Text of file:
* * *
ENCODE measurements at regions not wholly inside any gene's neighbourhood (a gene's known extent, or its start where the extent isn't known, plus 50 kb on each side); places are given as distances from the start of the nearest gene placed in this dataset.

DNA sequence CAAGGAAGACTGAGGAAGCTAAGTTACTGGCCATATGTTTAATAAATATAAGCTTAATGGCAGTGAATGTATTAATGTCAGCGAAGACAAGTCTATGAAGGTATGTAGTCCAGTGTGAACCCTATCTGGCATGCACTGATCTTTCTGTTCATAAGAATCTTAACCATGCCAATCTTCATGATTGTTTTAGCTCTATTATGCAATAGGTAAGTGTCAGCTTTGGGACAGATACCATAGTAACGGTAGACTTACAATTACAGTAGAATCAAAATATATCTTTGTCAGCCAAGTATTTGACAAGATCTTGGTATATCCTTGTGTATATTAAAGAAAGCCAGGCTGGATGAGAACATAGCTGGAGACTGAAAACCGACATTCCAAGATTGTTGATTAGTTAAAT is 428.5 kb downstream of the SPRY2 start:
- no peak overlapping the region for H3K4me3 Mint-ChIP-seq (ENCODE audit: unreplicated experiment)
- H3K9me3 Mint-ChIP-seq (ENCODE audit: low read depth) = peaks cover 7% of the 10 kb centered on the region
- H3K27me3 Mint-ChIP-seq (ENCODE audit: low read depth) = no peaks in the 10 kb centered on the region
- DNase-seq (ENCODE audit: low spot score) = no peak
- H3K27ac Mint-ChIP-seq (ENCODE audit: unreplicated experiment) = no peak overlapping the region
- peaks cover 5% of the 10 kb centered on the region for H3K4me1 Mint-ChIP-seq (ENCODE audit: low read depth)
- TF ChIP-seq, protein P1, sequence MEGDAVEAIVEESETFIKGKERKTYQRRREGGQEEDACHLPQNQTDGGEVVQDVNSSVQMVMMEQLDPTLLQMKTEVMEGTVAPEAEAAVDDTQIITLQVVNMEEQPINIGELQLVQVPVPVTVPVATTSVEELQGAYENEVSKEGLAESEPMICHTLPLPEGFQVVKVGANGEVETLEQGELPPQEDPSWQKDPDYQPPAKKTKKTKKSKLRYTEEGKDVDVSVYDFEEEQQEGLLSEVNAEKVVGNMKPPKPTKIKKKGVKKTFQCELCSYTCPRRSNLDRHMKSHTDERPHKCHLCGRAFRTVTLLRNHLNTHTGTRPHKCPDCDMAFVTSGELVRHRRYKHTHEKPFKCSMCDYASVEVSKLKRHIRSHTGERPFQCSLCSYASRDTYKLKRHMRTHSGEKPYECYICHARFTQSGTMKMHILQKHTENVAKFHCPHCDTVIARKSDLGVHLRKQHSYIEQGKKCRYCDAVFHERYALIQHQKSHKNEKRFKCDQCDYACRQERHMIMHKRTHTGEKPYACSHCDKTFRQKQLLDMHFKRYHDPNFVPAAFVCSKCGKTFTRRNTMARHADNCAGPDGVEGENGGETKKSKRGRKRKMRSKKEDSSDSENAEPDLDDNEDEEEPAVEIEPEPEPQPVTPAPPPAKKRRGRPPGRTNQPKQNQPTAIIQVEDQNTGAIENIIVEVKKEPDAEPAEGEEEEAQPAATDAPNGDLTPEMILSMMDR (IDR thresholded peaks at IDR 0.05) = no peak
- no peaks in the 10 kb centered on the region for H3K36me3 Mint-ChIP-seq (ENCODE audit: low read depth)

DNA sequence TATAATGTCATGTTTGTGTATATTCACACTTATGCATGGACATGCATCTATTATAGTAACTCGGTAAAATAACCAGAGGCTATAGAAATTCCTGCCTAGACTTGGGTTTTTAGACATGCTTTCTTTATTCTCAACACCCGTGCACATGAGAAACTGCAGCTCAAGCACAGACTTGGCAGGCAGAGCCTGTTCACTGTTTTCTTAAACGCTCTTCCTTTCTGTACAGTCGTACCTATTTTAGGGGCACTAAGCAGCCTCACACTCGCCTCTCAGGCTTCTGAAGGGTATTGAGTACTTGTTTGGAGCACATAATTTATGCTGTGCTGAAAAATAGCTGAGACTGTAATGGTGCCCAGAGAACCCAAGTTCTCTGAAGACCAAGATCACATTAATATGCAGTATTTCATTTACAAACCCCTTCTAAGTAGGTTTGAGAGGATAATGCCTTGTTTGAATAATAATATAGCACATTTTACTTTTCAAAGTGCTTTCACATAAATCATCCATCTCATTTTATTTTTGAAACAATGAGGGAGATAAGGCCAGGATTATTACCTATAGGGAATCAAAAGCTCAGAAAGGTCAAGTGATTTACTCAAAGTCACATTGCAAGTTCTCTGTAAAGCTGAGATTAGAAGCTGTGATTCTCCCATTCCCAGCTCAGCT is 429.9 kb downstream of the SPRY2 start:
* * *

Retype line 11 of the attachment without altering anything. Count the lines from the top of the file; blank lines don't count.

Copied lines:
DNA sequence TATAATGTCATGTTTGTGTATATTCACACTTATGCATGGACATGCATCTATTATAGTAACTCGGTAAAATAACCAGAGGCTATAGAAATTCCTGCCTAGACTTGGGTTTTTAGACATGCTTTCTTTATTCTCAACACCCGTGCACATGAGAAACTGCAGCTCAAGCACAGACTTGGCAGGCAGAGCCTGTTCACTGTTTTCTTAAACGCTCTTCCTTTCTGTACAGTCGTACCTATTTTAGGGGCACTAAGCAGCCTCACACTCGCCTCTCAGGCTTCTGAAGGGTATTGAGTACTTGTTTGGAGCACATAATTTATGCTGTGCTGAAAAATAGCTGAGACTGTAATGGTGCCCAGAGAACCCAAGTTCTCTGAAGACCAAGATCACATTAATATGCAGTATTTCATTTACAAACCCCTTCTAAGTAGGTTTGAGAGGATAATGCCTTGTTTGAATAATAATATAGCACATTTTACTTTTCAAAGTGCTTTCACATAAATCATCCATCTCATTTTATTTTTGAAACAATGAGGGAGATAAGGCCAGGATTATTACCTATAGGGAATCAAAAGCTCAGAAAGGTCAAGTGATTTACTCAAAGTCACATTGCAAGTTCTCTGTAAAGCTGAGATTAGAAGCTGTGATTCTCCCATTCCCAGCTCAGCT is 429.9 kb downstream of the SPRY2 start: